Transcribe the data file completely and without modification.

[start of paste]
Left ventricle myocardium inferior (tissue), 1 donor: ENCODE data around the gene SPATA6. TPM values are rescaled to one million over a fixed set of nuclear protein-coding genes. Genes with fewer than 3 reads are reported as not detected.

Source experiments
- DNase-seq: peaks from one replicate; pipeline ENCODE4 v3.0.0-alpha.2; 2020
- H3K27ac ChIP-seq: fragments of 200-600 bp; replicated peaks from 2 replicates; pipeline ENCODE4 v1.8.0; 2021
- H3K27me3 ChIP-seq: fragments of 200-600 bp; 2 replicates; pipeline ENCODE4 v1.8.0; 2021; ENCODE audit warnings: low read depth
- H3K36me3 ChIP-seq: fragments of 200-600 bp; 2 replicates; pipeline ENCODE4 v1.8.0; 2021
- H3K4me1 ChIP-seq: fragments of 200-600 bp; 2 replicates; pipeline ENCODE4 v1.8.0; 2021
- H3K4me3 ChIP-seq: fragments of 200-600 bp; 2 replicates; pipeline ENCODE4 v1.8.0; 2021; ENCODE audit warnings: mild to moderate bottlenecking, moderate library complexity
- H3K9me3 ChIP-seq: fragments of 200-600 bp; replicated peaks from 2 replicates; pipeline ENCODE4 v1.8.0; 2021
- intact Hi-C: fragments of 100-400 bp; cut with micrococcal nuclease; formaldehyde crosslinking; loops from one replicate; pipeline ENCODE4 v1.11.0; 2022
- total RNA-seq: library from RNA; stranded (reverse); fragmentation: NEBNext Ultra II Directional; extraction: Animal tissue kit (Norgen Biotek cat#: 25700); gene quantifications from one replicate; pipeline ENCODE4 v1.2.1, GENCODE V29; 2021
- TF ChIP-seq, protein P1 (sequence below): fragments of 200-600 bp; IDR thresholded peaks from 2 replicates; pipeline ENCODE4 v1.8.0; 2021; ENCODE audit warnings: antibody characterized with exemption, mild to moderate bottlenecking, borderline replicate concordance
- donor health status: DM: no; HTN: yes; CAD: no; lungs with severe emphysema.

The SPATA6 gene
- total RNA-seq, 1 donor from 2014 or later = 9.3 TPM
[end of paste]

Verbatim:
Left ventricle myocardium inferior (tissue), 1 donor: ENCODE data around the gene SPATA6. TPM values are rescaled to one million over a fixed set of nuclear protein-coding genes. Genes with fewer than 3 reads are reported as not detected.

Source experiments
- DNase-seq: peaks from one replicate; pipeline ENCODE4 v3.0.0-alpha.2; 2020
- H3K27ac ChIP-seq: fragments of 200-600 bp; replicated peaks from 2 replicates; pipeline ENCODE4 v1.8.0; 2021
- H3K27me3 ChIP-seq: fragments of 200-600 bp; 2 replicates; pipeline ENCODE4 v1.8.0; 2021; ENCODE audit warnings: low read depth
- H3K36me3 ChIP-seq: fragments of 200-600 bp; 2 replicates; pipeline ENCODE4 v1.8.0; 2021
- H3K4me1 ChIP-seq: fragments of 200-600 bp; 2 replicates; pipeline ENCODE4 v1.8.0; 2021
- H3K4me3 ChIP-seq: fragments of 200-600 bp; 2 replicates; pipeline ENCODE4 v1.8.0; 2021; ENCODE audit warnings: mild to moderate bottlenecking, moderate library complexity
- H3K9me3 ChIP-seq: fragments of 200-600 bp; replicated peaks from 2 replicates; pipeline ENCODE4 v1.8.0; 2021
- intact Hi-C: fragments of 100-400 bp; cut with micrococcal nuclease; formaldehyde crosslinking; loops from one replicate; pipeline ENCODE4 v1.11.0; 2022
- total RNA-seq: library from RNA; stranded (reverse); fragmentation: NEBNext Ultra II Directional; extraction: Animal tissue kit (Norgen Biotek cat#: 25700); gene quantifications from one replicate; pipeline ENCODE4 v1.2.1, GENCODE V29; 2021
- TF ChIP-seq, protein P1 (sequence below): fragments of 200-600 bp; IDR thresholded peaks from 2 replicates; pipeline ENCODE4 v1.8.0; 2021; ENCODE audit warnings: antibody characterized with exemption, mild to moderate bottlenecking, borderline replicate concordance
- donor health status: DM: no; HTN: yes; CAD: no; lungs with severe emphysema.

The SPATA6 gene
- total RNA-seq, 1 donor from 2014 or later = 9.3 TPM